5. Now, take that scene you’ve written. Rewrite the scene without words. Think about the world of your play and of your characters. Think of what their desires and motivations are. Think of your protagonist’s strategies in terms of images or sounds. Often one image kindles more… And soon you’ll have a written scene (or two) around which you can build your whole play!

These are just some triggers to get you started. Do remember, playwriting is as much a craft as an art. As play-wright, your skills can be trained and honed and perfected with regular practise and etudes, like any craft. But as play-wright, you must also ensure you enjoy your work for good art to emerge. You will find that your aha! moments come most readily when you combine skill with enjoyment. Writing games and exercises are excellent ways (there are zillions available online or invent new ones) to achieve the ‘wright’ing aspect of playwriting by tapping into its inherently ‘play’ful nature.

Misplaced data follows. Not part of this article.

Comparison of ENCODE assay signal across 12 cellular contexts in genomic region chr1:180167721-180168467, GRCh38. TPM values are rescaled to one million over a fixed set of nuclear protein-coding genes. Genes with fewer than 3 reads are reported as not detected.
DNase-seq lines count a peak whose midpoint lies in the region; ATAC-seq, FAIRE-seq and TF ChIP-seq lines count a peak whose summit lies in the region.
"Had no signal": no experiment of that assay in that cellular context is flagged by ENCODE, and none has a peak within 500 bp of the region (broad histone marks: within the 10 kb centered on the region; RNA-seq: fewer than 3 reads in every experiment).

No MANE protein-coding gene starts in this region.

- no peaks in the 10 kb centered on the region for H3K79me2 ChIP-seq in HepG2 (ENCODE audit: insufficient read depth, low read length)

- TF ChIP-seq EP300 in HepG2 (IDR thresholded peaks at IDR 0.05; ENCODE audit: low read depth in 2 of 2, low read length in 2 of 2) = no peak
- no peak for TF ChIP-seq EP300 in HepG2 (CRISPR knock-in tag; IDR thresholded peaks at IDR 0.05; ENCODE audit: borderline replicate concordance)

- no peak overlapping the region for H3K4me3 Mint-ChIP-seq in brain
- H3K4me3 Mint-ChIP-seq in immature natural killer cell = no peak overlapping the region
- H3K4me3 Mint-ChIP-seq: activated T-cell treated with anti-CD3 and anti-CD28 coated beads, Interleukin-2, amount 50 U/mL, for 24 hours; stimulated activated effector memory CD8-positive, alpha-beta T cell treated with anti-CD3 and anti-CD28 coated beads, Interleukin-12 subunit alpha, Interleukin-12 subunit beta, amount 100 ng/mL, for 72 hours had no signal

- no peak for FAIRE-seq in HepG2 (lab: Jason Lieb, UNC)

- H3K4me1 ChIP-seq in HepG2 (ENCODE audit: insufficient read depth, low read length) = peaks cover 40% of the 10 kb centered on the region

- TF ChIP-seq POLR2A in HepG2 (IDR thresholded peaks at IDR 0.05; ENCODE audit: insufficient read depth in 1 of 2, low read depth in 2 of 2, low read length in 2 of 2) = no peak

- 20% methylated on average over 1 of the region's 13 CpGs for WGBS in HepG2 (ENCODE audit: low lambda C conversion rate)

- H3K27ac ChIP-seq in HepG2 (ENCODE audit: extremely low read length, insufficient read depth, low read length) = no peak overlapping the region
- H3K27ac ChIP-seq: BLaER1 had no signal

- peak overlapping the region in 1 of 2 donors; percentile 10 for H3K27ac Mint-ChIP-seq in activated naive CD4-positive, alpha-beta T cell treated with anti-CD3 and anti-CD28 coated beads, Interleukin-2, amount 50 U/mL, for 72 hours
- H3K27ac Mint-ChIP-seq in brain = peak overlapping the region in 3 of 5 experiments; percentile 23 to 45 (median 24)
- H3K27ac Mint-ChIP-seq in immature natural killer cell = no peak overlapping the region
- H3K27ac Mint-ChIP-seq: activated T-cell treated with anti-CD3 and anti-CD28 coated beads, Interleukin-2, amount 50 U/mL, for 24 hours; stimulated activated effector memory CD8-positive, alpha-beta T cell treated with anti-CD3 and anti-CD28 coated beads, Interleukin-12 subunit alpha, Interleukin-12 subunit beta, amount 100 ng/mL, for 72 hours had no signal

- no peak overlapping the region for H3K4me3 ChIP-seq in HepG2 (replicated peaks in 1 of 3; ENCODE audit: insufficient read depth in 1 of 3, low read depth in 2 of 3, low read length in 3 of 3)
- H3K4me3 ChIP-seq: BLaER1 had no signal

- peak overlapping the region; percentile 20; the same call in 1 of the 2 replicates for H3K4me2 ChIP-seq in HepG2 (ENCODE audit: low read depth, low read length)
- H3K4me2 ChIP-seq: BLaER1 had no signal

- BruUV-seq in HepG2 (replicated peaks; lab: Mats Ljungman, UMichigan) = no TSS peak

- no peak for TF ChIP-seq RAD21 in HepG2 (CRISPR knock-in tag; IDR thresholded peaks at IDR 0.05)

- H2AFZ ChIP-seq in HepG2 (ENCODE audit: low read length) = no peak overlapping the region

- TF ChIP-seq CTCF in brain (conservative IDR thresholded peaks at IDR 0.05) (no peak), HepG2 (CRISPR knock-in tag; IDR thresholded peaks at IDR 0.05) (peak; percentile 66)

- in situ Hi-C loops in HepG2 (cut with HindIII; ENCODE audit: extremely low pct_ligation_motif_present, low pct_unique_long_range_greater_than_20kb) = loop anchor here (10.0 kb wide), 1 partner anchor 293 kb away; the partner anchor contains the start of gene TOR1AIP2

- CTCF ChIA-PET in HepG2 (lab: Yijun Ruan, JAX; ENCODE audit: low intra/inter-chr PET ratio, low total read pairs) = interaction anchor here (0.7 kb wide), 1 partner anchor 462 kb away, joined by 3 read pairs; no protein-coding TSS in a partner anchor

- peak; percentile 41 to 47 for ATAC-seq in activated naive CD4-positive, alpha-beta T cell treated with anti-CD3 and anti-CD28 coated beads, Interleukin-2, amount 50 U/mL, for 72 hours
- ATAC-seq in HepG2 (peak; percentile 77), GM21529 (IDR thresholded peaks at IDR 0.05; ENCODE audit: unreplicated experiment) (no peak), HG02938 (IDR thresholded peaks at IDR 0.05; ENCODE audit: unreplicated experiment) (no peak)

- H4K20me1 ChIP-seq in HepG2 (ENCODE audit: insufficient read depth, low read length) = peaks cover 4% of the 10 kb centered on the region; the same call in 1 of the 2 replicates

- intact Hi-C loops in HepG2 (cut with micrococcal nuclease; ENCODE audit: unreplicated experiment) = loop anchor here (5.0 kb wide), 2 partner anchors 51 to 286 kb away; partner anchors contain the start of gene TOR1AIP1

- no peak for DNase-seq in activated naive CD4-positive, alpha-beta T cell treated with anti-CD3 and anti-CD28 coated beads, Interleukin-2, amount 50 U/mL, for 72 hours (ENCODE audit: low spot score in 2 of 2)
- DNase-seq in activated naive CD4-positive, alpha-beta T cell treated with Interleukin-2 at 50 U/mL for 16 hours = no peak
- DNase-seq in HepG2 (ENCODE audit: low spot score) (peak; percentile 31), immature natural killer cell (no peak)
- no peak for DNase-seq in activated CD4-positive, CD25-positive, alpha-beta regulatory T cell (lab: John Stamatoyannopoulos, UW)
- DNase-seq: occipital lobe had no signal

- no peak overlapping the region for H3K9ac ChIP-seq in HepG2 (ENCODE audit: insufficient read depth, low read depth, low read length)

I hope this helps. Good luck!

– Anupama Chandrasekhar

About Anupama Chandrasekhar

Anupama Chandrasekhar was the National Theatre (UK)’s first International playwright in residence in 2016-17. Her works have been staged in leading venues in the UK, North America and Europe. Her plays include When the Crows Visit (Kiln Theatre), Free Outgoing and Disconnect (Royal Court Theatre, London). She has been shortlisted for Evening Standard’s Most Promising Playwright award and Susan Smith Blackburn Prize. She is currently under commission to the Royal Court Theatre and the National Theatre.